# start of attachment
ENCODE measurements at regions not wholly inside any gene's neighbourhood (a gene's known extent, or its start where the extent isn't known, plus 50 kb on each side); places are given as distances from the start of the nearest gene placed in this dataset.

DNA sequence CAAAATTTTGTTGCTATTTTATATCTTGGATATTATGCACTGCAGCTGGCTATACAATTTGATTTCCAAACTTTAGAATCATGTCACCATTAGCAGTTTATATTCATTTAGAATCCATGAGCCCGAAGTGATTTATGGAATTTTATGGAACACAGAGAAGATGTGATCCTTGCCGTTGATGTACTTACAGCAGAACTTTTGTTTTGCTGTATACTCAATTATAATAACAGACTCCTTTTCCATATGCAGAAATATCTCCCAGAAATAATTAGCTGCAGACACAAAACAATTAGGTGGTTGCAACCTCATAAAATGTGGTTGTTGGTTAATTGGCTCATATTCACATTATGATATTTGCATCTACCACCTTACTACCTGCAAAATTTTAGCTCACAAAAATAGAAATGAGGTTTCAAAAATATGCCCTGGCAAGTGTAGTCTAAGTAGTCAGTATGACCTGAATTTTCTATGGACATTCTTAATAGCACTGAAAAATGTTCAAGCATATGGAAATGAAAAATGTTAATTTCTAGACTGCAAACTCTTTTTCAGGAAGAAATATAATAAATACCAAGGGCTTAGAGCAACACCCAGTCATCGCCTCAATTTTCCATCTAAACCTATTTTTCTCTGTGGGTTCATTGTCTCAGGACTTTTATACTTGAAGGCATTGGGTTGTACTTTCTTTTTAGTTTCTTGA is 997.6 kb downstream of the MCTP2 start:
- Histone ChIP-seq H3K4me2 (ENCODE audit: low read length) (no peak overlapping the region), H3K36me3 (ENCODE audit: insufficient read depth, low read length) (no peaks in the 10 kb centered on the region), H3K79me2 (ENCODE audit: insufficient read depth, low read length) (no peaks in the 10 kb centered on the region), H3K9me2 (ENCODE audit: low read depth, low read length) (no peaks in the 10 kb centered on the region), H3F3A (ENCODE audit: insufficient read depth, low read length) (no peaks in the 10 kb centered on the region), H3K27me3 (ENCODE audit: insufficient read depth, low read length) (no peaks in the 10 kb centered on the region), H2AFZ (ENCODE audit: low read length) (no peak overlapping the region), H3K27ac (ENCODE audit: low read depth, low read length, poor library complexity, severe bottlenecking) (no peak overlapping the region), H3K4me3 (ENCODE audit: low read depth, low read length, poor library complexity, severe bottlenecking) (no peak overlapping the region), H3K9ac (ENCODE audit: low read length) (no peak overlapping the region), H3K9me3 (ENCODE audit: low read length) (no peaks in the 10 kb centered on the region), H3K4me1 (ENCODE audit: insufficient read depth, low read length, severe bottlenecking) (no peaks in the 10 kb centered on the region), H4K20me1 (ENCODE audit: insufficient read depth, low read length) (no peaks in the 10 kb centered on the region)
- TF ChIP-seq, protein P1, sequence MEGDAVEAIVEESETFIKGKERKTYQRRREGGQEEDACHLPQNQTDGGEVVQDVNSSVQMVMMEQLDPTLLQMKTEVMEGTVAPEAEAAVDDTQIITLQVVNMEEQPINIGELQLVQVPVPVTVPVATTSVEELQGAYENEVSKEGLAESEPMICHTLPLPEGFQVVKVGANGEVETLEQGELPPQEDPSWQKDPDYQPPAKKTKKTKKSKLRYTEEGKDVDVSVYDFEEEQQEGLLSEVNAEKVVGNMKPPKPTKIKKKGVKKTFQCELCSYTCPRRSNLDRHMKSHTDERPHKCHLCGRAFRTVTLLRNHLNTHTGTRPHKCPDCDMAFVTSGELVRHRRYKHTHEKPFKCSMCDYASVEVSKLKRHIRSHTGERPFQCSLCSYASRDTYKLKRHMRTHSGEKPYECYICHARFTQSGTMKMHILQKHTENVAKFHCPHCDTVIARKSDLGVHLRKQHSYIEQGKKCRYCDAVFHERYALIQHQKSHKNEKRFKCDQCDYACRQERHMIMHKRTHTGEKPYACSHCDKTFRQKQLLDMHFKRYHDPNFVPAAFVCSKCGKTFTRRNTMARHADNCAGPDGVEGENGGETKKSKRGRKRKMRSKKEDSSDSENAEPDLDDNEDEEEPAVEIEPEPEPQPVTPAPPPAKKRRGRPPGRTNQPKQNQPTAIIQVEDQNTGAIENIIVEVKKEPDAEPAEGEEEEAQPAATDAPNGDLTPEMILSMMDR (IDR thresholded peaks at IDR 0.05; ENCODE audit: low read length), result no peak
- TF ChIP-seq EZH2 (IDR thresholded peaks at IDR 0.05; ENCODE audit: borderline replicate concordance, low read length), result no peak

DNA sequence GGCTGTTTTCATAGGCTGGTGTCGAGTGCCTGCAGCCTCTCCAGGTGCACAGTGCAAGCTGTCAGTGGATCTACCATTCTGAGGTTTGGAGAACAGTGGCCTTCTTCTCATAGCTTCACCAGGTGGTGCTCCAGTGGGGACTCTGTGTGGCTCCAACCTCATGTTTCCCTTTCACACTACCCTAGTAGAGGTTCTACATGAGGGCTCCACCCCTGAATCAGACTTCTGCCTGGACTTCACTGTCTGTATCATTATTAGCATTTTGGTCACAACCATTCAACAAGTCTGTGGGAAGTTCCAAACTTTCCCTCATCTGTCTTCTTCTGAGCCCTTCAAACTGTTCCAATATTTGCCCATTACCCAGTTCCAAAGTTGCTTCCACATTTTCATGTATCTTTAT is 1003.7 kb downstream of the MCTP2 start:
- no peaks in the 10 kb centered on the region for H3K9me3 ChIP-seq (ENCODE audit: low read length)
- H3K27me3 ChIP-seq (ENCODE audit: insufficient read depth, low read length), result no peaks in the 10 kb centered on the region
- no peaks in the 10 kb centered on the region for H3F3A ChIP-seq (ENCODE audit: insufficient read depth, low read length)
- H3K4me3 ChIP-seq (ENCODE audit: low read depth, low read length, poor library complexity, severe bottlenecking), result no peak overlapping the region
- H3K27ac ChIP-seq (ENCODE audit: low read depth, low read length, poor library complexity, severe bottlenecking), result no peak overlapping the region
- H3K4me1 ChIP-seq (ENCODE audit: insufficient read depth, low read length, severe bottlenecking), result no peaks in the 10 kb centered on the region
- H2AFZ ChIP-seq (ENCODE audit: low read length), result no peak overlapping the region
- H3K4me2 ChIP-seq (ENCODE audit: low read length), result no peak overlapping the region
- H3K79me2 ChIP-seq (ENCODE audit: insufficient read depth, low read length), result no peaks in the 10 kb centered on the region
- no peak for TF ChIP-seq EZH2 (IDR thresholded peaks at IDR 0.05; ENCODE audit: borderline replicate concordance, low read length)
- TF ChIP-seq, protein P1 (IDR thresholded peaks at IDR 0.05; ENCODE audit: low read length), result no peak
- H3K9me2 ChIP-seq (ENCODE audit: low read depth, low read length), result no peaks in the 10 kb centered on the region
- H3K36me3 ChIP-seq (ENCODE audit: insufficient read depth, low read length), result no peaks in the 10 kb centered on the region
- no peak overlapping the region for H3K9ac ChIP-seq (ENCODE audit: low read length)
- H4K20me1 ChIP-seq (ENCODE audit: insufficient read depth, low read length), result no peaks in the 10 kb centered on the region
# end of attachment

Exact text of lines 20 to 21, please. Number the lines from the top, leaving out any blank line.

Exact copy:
- no peak overlapping the region for H3K9ac ChIP-seq (ENCODE audit: low read length)
- H4K20me1 ChIP-seq (ENCODE audit: insufficient read depth, low read length), result no peaks in the 10 kb centered on the region